On Being Quoted by the Simpsons

I will always have a soft spot for The Simpsons. Although I no longer watch the show on a regular basis, it was an important part of my childhood, and I paid homage to it in one of my first academic journal articles. During its heyday in the mid-90s (when I had to sneak around my parents’ prohibition in order to watch it), the show developed a reputation for unusually intelligent, iconoclastic humor. It offered smart, politically-conscious satire, served up by smart, politically-conscious writers. The Simpsons seems to employ more Harvard graduates than McKinsey & Company – the writer’s room is essentially a jobs program for the Harvard Lampoon. Naturally, therefore, its central villain, the inimitable C. Montgomery Burns, is a Yale man (class of 1914). With his absurd anachronisms and ruthless, mustache-twirling embodiment of corporate capitalism, Burns is easily one my favorite characters. So when I heard that the show put out an episode about his return to campus, I could not resist.

A clip from The Simpsons episode “Caper Chase,” season 28, episode 19.

To my surprise, the episode makes direct reference to an essay I published two years ago, establishing that Elihu Yale was a slave trader. The piece, which I wrote in a few hours in response to a conference, probably receives more attention than all of my more traditional scholarship combined. During the debate over the renaming of Calhoun College, it appeared on reddit and the Wall Street Journal, made its way onto Wikipedia, and was tweeted out by historian colleagues and celebrities such as Ann Coulter (which, I will admit, made me throw up a little in my mouth). In the episode, it forms part of a larger joke about liberalism gone mad at Yale. On a tour of campus, Burns encounters teachers who were fired for celebrating Columbus Day, students who call him “worse than Hitler,” and signs that read: “Shakespeare is murder” and “Eli Yale was a profiteering slave trader.” Aghast, Burns wonders aloud if Yale is “still a coven of capitalism, where evil money can acquire a patina of virtue” – and he gets in a good crack about “ruthless media disruptor Samuel F. B. Morse.”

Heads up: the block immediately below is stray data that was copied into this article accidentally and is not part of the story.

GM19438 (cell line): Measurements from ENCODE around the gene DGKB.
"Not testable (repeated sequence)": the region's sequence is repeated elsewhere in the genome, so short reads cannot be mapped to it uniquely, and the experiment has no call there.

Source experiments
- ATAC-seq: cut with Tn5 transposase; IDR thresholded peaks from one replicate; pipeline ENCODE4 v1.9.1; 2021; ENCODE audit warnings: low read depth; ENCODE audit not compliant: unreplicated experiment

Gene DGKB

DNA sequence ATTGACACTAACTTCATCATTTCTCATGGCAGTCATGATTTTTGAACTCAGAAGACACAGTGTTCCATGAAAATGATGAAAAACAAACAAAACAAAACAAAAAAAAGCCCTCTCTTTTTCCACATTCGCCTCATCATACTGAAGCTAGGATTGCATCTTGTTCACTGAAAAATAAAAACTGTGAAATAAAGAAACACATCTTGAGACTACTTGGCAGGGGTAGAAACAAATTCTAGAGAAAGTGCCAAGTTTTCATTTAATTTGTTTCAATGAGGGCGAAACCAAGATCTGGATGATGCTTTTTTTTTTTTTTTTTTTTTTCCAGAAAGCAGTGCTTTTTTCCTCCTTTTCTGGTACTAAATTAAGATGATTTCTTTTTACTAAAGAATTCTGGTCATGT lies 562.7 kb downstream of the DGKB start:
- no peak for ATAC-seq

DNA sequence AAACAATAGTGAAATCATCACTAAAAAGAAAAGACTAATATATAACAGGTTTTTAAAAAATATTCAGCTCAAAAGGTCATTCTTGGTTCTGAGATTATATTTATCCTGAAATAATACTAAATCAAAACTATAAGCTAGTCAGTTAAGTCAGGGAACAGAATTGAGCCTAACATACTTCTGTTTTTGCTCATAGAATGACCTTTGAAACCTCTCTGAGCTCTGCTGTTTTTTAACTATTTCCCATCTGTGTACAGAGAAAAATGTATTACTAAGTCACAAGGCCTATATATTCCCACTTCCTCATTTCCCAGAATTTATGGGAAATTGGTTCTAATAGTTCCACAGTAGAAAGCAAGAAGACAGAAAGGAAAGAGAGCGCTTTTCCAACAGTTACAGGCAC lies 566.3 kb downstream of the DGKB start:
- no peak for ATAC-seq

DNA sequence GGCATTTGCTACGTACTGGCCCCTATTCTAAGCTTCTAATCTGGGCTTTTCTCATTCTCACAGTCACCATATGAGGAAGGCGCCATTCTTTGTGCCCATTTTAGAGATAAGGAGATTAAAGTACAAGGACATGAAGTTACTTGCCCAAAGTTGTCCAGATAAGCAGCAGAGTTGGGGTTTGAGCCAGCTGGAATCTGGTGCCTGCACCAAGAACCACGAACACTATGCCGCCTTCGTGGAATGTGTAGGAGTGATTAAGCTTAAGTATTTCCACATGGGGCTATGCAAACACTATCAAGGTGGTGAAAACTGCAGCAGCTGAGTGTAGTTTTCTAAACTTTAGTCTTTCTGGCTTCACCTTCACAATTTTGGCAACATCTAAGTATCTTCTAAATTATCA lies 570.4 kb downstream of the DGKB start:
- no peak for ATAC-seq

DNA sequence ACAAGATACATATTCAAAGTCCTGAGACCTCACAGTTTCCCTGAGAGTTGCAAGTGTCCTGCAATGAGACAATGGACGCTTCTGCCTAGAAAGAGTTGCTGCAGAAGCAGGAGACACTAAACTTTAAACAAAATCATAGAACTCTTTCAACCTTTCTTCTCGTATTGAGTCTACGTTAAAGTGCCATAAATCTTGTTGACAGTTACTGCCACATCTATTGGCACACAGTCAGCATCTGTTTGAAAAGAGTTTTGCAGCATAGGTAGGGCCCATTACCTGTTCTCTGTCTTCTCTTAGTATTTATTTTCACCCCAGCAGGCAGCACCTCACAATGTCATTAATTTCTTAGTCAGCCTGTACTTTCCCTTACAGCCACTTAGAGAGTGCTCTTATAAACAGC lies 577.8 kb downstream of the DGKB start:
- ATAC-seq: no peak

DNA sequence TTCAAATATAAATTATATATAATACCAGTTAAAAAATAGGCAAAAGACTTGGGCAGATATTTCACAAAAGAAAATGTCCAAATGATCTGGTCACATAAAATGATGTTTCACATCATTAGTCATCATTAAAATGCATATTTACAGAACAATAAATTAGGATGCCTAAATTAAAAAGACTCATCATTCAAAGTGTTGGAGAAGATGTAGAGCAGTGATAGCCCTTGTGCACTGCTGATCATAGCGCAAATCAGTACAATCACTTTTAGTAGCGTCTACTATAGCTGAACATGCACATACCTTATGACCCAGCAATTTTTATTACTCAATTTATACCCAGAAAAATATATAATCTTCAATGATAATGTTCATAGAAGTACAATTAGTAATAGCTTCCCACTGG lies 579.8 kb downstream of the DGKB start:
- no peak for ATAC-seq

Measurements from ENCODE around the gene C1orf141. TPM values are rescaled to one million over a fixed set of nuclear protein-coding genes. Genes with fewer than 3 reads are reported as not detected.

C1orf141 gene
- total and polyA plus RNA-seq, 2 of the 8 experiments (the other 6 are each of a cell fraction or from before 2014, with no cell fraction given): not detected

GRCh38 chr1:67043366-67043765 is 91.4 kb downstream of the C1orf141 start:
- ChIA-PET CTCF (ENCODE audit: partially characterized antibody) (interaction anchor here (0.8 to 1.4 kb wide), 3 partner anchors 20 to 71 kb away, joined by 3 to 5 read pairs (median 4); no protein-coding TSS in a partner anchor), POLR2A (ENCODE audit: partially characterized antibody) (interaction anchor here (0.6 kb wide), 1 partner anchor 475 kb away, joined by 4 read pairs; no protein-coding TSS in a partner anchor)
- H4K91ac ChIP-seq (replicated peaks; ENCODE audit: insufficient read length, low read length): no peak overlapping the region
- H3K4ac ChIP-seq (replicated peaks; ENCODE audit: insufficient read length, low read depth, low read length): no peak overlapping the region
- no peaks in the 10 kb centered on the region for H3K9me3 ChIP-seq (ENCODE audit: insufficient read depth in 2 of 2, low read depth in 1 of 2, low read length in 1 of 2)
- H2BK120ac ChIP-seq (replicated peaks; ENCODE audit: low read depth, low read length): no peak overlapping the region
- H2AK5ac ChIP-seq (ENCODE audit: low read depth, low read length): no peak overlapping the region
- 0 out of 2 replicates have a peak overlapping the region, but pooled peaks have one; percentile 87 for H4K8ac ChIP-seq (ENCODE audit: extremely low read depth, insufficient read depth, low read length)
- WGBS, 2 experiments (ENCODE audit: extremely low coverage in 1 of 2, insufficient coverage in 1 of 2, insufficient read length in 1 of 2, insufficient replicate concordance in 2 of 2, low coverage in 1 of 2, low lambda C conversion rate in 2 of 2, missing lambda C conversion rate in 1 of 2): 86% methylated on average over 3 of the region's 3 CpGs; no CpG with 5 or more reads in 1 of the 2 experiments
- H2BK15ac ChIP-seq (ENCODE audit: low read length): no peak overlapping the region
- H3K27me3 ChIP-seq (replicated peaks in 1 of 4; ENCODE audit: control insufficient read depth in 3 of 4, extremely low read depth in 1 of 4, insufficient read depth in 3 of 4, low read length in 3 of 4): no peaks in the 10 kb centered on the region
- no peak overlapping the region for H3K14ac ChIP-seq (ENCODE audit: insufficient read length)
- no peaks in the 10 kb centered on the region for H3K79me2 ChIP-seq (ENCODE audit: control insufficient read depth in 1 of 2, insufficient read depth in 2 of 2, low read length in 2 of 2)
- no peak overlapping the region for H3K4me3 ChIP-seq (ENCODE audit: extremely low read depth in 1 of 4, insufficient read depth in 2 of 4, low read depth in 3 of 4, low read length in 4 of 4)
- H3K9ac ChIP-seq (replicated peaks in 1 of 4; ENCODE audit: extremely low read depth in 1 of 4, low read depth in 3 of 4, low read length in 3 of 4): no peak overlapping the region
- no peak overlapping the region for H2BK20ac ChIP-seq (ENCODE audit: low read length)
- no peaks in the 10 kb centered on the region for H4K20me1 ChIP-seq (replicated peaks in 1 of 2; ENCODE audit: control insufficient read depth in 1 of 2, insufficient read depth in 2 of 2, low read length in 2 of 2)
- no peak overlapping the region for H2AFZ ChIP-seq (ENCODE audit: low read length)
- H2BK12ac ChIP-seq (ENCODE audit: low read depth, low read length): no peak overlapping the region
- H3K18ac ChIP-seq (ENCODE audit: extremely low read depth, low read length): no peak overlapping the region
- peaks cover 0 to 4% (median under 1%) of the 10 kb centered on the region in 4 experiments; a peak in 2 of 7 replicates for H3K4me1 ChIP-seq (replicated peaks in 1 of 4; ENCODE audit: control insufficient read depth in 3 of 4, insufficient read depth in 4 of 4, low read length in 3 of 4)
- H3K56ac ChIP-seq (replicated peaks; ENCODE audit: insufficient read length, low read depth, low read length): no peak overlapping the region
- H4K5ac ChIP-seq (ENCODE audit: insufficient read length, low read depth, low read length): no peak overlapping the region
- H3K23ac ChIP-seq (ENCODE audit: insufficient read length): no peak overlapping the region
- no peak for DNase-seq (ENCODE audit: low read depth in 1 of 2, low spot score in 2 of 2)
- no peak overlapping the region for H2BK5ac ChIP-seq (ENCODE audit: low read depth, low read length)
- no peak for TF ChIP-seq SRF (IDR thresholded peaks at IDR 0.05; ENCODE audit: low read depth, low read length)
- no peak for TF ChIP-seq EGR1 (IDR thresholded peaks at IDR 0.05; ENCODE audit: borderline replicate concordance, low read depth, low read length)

When Burns attempts to endow a Department of Nuclear Plant Management, he is thwarted by students, who are described as “highly-entitled wusses.” Instead, school administrators point out that they “need to hire more deans to decide which Halloween costumes are appropriate.” The latter refers to an actual incident sparked by a memo about racist/offensive Halloween costumes, which made national news. Although the episode does not mention the recent rebirth of Calhoun College as Hopper College, the subtext is clear. This is neither the time nor the place to rehash those debates. (You can read my thoughts on Grace Hopper here.) But the implication that students seeking redress for social injustice are “wusses” left me feeling deeply uneasy.

Students on campuses across the country face unprecedented economic pressures, shameful levels of sexual assault, and administrators eager to capitalize on “diversity” while doing very little to support underprivileged students. These same students have every right to demand a space free from racism or discrimination, and those of us on faculty and staff have a moral obligation to stand with them. By ridiculing and dismissing student protestors, the writers of The Simpsons are doing exactly the opposite. Instead of using their position of tremendous privilege and authority to question the status quo, they use it to attack a vulnerable population. Instead of speaking truth to power, as in some of the show’s greatest episodes, they seek to undermine the relatively powerless.

Of course, no group or idea should be exempt from parody. The ability to laugh at oneself demonstrates humility, strength, and self-awareness. And to be fair, the episode attempts a muddled critique of Trump University and the for-profit education industry. Yet the whole tone of the campus visit feels hackneyed and mean-spirited rather than fresh or funny. The writers’ clear desire to be the next William F. Buckley results in a ham-fisted diatribe that stands at odds with the show’s subversive tradition. (PCU did a better job with similar material over twenty years ago. David Spade’s tirade at the film’s end about “whiny crybaby minorities” shows that not much has changed.)

I understand the argument of some pundits who think that student protests about costumes and memorials are misguided or absurd. With the Trump administration rolling back protections for disadvantaged groups and the environment at a blistering pace, fussing over the names of buildings seems like rearranging deck chairs on the Titanic. But justice comes in all forms, and our colleges and universities should embody the change that we want to see in the world. As historian Craig Wilder argued recently: “Campuses are not museums for the emotional and psychological bigotries of the alumni.” Reckoning with that truth is an important victory and will set the stage for other victories in the future. That Elihu Yale or Mr. Burns would no longer feel at home on a college campus is a good thing. Although it can be a long and arduous process, successful student movements prove that evil money can indeed become virtuous.

The Long Goodbye